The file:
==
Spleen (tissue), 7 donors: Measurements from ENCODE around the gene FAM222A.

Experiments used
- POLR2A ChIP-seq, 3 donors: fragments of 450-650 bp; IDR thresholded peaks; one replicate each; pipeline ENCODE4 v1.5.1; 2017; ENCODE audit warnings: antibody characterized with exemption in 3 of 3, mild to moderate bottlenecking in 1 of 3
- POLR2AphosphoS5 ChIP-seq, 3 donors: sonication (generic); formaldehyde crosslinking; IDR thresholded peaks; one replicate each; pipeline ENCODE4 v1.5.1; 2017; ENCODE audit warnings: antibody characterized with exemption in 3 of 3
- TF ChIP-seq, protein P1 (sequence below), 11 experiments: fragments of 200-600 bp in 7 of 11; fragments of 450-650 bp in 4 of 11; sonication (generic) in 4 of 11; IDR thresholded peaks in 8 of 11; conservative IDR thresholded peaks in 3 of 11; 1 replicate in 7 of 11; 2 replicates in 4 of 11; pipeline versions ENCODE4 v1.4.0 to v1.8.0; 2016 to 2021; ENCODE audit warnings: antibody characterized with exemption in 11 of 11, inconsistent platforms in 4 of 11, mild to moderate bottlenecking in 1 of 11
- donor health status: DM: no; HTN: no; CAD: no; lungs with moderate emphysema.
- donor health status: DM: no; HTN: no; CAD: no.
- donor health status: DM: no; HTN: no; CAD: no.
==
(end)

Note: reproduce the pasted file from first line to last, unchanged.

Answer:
Spleen (tissue), 7 donors: Measurements from ENCODE around the gene FAM222A.

Experiments used
- POLR2A ChIP-seq, 3 donors: fragments of 450-650 bp; IDR thresholded peaks; one replicate each; pipeline ENCODE4 v1.5.1; 2017; ENCODE audit warnings: antibody characterized with exemption in 3 of 3, mild to moderate bottlenecking in 1 of 3
- POLR2AphosphoS5 ChIP-seq, 3 donors: sonication (generic); formaldehyde crosslinking; IDR thresholded peaks; one replicate each; pipeline ENCODE4 v1.5.1; 2017; ENCODE audit warnings: antibody characterized with exemption in 3 of 3
- TF ChIP-seq, protein P1 (sequence below), 11 experiments: fragments of 200-600 bp in 7 of 11; fragments of 450-650 bp in 4 of 11; sonication (generic) in 4 of 11; IDR thresholded peaks in 8 of 11; conservative IDR thresholded peaks in 3 of 11; 1 replicate in 7 of 11; 2 replicates in 4 of 11; pipeline versions ENCODE4 v1.4.0 to v1.8.0; 2016 to 2021; ENCODE audit warnings: antibody characterized with exemption in 11 of 11, inconsistent platforms in 4 of 11, mild to moderate bottlenecking in 1 of 11
- donor health status: DM: no; HTN: no; CAD: no; lungs with moderate emphysema.
- donor health status: DM: no; HTN: no; CAD: no.
- donor health status: DM: no; HTN: no; CAD: no.